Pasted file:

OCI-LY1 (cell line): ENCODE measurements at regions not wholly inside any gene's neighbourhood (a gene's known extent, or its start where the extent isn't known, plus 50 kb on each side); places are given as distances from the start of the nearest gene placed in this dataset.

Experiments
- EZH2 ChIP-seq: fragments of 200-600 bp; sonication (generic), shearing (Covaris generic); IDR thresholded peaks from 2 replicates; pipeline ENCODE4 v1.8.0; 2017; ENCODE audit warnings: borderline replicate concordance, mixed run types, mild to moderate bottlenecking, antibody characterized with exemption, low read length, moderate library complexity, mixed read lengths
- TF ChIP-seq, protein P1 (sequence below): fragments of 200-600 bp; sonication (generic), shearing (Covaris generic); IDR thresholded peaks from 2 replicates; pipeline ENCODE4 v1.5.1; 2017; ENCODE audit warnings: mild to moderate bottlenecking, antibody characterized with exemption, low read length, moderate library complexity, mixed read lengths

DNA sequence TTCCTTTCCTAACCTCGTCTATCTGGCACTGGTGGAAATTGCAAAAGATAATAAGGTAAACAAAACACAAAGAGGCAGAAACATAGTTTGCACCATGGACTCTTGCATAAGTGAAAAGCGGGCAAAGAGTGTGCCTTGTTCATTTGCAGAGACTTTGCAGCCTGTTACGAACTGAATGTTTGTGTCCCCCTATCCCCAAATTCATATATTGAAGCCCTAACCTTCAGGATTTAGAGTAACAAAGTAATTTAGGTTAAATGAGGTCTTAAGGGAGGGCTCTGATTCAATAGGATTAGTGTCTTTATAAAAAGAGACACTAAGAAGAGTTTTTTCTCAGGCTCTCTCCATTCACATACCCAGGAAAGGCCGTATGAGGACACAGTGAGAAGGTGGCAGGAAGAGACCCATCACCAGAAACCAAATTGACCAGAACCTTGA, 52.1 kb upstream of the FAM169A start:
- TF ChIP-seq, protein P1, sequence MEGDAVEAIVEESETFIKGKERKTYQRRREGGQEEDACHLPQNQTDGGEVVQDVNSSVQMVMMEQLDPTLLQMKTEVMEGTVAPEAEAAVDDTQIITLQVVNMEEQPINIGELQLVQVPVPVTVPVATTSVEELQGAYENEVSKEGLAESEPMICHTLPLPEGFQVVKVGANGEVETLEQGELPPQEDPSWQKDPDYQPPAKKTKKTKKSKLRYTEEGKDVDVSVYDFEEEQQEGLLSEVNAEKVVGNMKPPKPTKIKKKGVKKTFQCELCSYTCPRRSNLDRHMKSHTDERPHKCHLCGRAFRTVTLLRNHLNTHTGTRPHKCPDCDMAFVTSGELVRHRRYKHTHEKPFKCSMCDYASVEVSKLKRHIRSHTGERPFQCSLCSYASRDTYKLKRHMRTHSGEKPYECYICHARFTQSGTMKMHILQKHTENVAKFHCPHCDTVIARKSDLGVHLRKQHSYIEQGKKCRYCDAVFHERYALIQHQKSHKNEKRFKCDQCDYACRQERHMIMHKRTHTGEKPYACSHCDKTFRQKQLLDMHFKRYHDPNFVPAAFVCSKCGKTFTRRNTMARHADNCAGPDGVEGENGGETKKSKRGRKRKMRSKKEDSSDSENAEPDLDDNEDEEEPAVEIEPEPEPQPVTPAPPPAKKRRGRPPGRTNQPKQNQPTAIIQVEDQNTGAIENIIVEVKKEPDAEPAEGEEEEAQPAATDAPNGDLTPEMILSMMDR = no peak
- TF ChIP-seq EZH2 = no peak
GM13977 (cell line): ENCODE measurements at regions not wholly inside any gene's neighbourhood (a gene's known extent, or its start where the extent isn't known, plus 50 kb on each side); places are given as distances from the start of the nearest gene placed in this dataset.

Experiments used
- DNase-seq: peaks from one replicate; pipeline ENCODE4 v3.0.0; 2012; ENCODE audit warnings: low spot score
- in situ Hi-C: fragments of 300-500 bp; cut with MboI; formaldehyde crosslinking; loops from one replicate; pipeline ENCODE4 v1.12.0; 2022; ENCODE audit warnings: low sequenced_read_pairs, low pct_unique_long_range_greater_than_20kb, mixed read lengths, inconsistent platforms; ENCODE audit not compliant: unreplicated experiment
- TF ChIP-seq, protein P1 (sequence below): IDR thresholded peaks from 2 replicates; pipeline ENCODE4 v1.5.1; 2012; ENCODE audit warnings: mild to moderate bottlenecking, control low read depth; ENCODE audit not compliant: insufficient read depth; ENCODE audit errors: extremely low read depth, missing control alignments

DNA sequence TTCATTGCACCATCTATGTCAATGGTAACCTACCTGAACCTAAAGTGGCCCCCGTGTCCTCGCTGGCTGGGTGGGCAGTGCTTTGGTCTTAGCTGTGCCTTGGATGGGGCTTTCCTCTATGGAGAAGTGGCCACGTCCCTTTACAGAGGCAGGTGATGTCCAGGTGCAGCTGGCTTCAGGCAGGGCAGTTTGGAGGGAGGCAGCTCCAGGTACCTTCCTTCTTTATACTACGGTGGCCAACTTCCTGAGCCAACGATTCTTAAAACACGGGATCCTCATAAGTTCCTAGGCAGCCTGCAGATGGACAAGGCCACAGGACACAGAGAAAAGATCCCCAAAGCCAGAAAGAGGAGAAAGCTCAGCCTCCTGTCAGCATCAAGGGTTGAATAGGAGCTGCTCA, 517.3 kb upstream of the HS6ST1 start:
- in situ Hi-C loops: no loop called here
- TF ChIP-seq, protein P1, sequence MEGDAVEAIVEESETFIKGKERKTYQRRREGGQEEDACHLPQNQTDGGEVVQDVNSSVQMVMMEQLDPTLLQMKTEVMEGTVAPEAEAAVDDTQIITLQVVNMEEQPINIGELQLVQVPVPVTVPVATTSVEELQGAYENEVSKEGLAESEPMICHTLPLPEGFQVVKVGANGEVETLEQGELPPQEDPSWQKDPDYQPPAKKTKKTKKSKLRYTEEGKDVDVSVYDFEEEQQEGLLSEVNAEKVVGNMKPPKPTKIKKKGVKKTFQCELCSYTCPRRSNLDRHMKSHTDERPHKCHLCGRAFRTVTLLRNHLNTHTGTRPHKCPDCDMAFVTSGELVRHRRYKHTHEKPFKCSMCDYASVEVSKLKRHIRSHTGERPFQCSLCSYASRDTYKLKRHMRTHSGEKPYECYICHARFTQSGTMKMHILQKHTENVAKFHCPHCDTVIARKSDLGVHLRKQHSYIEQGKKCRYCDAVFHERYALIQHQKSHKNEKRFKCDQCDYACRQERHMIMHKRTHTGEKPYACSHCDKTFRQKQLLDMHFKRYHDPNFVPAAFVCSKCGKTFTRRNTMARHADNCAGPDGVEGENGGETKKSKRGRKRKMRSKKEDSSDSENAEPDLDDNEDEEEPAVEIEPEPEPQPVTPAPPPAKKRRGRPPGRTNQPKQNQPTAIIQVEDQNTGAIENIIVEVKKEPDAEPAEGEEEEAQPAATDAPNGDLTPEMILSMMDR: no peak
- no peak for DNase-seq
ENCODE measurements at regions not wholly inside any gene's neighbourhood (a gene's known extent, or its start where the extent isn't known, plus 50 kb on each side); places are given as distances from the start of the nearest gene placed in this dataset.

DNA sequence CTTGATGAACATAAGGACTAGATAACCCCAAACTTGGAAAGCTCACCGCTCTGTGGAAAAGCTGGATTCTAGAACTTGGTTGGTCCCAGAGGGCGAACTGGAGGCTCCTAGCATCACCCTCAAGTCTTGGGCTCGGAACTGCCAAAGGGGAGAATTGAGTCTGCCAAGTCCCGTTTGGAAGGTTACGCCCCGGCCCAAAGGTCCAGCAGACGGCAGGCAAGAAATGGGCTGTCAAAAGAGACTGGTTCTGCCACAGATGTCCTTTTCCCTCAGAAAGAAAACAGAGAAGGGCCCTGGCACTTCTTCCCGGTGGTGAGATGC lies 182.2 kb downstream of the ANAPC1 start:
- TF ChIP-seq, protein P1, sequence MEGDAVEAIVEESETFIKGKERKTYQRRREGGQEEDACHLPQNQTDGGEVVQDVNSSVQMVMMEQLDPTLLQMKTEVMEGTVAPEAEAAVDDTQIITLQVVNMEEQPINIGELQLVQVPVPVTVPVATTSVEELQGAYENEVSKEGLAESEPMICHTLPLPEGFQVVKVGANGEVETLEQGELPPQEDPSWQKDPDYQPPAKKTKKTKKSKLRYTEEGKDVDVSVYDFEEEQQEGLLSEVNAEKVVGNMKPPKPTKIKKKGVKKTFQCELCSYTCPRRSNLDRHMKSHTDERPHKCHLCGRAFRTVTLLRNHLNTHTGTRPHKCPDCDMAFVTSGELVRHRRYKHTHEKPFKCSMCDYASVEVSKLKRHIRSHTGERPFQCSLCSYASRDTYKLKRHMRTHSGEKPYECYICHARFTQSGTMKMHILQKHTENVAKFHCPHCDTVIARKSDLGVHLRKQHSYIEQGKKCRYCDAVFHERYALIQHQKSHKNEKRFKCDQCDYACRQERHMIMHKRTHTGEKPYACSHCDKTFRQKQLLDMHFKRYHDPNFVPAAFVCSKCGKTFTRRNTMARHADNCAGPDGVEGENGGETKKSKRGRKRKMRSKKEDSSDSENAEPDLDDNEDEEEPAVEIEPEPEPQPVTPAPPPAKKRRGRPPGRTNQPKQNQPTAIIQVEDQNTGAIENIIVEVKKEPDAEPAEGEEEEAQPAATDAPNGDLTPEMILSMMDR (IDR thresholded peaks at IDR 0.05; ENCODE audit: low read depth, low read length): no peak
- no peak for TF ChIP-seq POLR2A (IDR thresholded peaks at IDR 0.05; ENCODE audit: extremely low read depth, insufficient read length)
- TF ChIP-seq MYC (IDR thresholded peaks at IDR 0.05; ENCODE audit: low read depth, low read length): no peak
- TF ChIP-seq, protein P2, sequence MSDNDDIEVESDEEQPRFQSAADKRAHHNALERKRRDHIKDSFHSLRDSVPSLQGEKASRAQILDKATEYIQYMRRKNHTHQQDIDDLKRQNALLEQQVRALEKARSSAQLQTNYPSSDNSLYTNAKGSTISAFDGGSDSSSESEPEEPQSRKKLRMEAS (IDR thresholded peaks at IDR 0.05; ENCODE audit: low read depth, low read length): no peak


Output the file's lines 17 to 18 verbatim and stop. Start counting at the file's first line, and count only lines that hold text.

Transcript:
ENCODE measurements at regions not wholly inside any gene's neighbourhood (a gene's known extent, or its start where the extent isn't known, plus 50 kb on each side); places are given as distances from the start of the nearest gene placed in this dataset.

DNA sequence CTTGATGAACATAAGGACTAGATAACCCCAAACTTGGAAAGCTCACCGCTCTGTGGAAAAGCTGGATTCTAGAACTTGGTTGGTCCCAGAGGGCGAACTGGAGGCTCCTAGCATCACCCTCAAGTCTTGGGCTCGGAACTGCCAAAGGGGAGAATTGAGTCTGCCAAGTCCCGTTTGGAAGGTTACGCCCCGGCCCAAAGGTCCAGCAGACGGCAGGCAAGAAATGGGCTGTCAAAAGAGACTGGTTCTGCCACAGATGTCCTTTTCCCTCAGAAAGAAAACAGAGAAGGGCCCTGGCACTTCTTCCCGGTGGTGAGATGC lies 182.2 kb downstream of the ANAPC1 start: